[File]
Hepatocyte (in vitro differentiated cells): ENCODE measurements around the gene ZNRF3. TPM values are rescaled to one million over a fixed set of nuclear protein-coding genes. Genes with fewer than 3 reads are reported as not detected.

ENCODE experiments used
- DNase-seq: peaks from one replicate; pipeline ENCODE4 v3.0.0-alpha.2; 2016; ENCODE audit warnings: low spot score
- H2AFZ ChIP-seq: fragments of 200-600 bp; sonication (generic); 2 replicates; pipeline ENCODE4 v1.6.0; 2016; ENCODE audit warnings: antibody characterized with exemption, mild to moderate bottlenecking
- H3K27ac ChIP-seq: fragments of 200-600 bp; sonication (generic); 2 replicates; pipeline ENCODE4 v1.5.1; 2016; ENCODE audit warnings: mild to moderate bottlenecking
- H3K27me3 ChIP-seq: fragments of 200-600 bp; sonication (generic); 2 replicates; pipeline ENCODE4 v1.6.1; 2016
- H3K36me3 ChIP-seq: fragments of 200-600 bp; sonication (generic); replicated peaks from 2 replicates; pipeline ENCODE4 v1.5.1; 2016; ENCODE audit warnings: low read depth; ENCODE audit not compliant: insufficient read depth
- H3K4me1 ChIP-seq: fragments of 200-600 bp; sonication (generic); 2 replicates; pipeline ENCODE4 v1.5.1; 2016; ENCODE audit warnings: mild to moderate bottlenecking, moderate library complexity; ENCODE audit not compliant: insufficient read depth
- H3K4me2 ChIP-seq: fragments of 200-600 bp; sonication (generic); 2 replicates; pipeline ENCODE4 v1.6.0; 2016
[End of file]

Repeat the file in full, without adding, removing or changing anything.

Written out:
Hepatocyte (in vitro differentiated cells): ENCODE measurements around the gene ZNRF3. TPM values are rescaled to one million over a fixed set of nuclear protein-coding genes. Genes with fewer than 3 reads are reported as not detected.

ENCODE experiments used
- DNase-seq: peaks from one replicate; pipeline ENCODE4 v3.0.0-alpha.2; 2016; ENCODE audit warnings: low spot score
- H2AFZ ChIP-seq: fragments of 200-600 bp; sonication (generic); 2 replicates; pipeline ENCODE4 v1.6.0; 2016; ENCODE audit warnings: antibody characterized with exemption, mild to moderate bottlenecking
- H3K27ac ChIP-seq: fragments of 200-600 bp; sonication (generic); 2 replicates; pipeline ENCODE4 v1.5.1; 2016; ENCODE audit warnings: mild to moderate bottlenecking
- H3K27me3 ChIP-seq: fragments of 200-600 bp; sonication (generic); 2 replicates; pipeline ENCODE4 v1.6.1; 2016
- H3K36me3 ChIP-seq: fragments of 200-600 bp; sonication (generic); replicated peaks from 2 replicates; pipeline ENCODE4 v1.5.1; 2016; ENCODE audit warnings: low read depth; ENCODE audit not compliant: insufficient read depth
- H3K4me1 ChIP-seq: fragments of 200-600 bp; sonication (generic); 2 replicates; pipeline ENCODE4 v1.5.1; 2016; ENCODE audit warnings: mild to moderate bottlenecking, moderate library complexity; ENCODE audit not compliant: insufficient read depth
- H3K4me2 ChIP-seq: fragments of 200-600 bp; sonication (generic); 2 replicates; pipeline ENCODE4 v1.6.0; 2016